Environmental contaminants

Environmental Contaminants

DDT (Dichlorodiphenyltrichloroethane)

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What do we know about DDT?

DDT is a persistent organic pollutant (POP). It is made by humans and does not occur naturally in the environment. DDT was used as an insecticide to prevent the spread of disease and to protect crops. Canada banned the use of DDT in the 1980s, but some countries (primarily in Africa) still use it to prevent the spread of diseases, like malaria, that are carried by insects. DDT is a mixture of several similar chemicals. It is very stable and lasts a long time in the environment. It can travel long distances in the air and settle in regions far away from where it came. This process is called Long Range Atmospheric Transport.

POPs (such as DDT) can build up in animal tissues over time through a process called bioaccumulation. This means that older animals tend to have higher levels of POPs than younger animals. POPs tend to be found at higher levels in animals that eat other animals and in smaller amounts in animals that eat plants. This is due to a process called biomagnification. Marine mammals tend to have the highest levels of POPs.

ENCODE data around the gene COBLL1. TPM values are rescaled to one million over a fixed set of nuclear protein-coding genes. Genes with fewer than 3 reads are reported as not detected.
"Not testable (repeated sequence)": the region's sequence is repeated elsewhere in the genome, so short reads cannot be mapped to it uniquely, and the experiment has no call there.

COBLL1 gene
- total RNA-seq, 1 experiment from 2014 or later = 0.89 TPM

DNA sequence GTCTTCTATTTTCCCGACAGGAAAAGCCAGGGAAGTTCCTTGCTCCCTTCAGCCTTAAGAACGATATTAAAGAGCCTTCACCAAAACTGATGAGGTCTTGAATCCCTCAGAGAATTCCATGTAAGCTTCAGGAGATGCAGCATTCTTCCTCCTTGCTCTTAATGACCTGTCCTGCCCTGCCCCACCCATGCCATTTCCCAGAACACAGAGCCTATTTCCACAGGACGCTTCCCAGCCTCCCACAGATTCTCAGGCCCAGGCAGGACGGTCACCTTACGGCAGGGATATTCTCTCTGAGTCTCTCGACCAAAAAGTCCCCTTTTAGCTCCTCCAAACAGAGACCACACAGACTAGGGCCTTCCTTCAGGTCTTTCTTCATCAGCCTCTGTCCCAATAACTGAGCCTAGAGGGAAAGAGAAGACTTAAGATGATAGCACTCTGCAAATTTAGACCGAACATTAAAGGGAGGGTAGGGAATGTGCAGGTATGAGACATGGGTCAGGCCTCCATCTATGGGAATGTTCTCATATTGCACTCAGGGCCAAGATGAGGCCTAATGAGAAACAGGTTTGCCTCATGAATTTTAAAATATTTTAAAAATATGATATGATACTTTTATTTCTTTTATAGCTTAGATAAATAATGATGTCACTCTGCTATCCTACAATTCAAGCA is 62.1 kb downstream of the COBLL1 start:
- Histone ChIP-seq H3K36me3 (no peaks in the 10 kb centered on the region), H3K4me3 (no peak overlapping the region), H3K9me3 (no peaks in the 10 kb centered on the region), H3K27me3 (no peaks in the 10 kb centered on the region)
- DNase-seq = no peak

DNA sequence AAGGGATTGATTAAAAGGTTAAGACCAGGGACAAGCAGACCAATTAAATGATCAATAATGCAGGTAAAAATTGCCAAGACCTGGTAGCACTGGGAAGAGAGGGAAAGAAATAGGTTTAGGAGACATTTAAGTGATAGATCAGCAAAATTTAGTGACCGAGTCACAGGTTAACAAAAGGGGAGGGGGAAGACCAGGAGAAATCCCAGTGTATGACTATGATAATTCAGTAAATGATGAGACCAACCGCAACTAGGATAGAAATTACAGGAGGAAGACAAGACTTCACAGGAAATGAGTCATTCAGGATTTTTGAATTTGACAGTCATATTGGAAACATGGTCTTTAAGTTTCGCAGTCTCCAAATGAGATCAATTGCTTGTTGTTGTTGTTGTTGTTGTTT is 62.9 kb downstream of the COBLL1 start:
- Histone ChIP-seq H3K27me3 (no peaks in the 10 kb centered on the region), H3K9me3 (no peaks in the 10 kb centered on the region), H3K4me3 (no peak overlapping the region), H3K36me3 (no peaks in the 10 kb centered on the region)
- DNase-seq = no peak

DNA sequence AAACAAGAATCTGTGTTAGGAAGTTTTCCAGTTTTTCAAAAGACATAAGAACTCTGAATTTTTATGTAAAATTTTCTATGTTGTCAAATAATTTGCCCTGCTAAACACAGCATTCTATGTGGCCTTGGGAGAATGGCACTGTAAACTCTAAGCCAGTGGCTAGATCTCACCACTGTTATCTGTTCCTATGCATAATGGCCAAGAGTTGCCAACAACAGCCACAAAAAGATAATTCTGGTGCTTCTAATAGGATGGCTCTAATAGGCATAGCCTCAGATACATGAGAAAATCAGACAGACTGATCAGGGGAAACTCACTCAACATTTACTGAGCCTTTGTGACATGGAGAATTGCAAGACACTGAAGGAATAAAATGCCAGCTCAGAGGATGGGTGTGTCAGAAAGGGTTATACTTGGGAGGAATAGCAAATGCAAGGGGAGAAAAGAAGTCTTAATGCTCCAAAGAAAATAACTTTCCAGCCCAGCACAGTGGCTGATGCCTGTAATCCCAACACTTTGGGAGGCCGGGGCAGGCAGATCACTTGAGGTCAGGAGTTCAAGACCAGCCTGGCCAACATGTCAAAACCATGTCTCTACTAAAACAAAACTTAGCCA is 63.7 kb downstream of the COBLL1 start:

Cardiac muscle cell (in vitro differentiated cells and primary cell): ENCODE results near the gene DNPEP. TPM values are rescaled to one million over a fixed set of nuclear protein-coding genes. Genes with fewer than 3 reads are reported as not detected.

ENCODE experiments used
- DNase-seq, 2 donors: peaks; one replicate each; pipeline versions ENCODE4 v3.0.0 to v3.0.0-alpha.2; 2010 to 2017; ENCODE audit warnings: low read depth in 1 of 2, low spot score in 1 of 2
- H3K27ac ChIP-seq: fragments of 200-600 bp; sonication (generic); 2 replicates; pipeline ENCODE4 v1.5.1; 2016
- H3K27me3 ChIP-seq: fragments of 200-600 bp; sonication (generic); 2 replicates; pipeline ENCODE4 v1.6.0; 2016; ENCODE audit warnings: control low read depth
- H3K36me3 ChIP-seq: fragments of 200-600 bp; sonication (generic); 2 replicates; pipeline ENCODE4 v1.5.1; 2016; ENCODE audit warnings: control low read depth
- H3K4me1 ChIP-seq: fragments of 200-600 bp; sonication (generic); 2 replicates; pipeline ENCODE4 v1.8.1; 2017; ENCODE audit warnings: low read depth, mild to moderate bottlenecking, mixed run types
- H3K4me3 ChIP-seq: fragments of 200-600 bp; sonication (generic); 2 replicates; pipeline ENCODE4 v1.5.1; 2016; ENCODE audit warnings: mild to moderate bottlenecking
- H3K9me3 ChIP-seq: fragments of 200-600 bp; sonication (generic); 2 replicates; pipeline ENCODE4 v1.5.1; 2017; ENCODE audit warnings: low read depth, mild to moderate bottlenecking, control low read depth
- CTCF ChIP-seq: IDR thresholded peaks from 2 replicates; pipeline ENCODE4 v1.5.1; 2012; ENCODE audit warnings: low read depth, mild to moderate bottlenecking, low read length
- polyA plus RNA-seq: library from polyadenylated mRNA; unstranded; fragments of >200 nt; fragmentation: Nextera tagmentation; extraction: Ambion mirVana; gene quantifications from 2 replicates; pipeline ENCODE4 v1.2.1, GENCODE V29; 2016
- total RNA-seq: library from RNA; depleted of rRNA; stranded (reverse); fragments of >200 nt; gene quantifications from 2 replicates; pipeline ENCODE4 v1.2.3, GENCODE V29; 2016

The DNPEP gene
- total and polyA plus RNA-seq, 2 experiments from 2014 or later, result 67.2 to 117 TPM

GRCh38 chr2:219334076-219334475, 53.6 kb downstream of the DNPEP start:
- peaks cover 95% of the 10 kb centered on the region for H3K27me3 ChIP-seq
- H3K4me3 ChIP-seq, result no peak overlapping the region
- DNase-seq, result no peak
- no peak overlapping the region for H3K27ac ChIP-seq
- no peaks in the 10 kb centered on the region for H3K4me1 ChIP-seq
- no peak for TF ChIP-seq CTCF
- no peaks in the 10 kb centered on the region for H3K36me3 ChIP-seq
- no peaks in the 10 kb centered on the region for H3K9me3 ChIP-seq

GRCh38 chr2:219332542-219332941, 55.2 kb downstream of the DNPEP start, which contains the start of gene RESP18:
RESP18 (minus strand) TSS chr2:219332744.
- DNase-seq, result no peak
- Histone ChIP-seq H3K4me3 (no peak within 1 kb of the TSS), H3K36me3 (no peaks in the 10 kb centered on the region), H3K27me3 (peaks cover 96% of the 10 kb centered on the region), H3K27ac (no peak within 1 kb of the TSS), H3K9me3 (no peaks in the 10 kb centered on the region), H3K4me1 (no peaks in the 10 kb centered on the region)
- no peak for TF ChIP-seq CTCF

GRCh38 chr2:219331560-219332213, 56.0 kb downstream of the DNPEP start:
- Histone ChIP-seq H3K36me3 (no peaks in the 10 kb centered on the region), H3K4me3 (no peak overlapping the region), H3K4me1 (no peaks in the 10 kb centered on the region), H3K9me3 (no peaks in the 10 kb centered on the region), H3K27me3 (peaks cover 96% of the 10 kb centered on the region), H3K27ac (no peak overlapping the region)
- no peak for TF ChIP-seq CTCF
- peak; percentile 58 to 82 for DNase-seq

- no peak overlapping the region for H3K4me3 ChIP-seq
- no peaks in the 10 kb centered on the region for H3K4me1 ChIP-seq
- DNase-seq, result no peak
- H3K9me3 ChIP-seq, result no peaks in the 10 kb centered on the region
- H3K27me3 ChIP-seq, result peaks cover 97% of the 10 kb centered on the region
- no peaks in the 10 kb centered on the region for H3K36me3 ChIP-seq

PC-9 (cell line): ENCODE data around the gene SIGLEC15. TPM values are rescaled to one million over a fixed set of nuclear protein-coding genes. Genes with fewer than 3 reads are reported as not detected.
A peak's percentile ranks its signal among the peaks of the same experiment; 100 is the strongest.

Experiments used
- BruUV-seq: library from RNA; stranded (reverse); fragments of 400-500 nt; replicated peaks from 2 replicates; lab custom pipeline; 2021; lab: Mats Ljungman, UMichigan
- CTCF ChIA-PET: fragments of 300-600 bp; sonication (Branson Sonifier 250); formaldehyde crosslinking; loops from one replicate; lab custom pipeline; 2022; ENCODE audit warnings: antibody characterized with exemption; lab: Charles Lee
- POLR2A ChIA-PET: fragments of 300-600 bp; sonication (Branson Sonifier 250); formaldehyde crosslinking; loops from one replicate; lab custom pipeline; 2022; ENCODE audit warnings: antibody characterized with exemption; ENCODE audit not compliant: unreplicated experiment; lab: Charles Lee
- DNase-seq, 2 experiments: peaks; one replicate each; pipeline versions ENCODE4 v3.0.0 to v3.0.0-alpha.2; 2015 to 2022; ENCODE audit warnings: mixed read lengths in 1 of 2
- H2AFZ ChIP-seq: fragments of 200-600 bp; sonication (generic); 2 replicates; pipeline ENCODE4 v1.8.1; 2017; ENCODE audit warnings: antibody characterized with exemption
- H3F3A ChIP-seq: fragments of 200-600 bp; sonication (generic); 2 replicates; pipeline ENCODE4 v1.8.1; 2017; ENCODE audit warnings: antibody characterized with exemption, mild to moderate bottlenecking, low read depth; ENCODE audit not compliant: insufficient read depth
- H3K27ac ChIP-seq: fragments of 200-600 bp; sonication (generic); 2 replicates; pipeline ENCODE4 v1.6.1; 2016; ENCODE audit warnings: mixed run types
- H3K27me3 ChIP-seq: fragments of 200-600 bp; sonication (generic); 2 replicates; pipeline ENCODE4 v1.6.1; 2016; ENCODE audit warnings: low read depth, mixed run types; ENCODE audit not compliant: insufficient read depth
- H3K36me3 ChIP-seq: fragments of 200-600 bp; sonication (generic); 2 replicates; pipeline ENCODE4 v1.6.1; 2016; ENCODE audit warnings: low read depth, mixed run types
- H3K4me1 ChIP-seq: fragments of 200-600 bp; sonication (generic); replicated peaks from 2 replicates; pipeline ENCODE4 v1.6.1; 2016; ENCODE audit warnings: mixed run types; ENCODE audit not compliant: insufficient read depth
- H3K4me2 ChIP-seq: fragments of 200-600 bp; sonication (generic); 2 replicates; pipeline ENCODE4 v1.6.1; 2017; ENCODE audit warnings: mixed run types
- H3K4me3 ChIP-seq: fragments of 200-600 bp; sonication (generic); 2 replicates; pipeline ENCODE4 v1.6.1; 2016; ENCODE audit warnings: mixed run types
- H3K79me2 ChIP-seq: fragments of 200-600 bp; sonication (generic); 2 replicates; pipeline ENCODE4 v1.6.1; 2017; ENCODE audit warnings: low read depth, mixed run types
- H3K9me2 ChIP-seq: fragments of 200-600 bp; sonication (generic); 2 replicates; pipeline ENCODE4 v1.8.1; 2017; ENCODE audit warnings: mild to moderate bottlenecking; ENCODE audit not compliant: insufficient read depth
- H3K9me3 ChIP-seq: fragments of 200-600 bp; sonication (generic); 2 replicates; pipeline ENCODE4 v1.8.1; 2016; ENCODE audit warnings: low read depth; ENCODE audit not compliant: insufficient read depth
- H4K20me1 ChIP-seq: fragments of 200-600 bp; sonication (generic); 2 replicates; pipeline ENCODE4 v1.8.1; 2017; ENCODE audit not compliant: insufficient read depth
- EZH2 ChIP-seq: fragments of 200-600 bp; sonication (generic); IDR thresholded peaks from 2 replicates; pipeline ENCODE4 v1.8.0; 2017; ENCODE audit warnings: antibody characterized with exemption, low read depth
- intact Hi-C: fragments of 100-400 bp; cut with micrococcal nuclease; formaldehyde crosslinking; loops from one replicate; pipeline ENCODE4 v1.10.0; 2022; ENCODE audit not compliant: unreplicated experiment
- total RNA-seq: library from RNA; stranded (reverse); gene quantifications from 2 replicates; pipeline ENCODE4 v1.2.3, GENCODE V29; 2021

POPs do not dissolve very well in water. When POPs enter water, they will stick to sediments instead. This means that water contains very low levels of POPs and we do not need to be concerned about POPs in the water.

How does DDT affect human health?

If a person is exposed to POPs, many factors will determine whether any harmful health effects will occur and what the type and severity of those health effects will be. These factors include the dose (how much), the duration (how long), the route or pathway by which you are exposed (breathing, eating, drinking, or skin contact), the other chemicals to which you are exposed, and your individual characteristics such as age, gender, nutritional status, family traits, life-style, and state of health.

Most DDT exposure is through consuming contaminated food that contains small amounts. DDT is not absorbed through the skin or lungs easily. When DDT enters the body, it tends to be stored in the fatty tissues and is excreted from the body over time.

High amounts of DDT exposure can lead to problems with the nervous system and liver. Animal studies conducted with DDT indicate very high doses may cause effects on the nervous system, kidney, liver and immune system, but it is not known if humans are affected in the same way as animals.

Are traditional foods safe to eat?

Traditional foods provide many essential nutrients that can lower the risk of chronic diseases. Marine mammals tend to have the highest levels of POPs, particularly in the fatty tissues. However, most people do not need to be concerned about contaminated-related effects from traditional food consumption. Generally, the benefits of eating traditional foods outweigh the risks from contaminant exposure.

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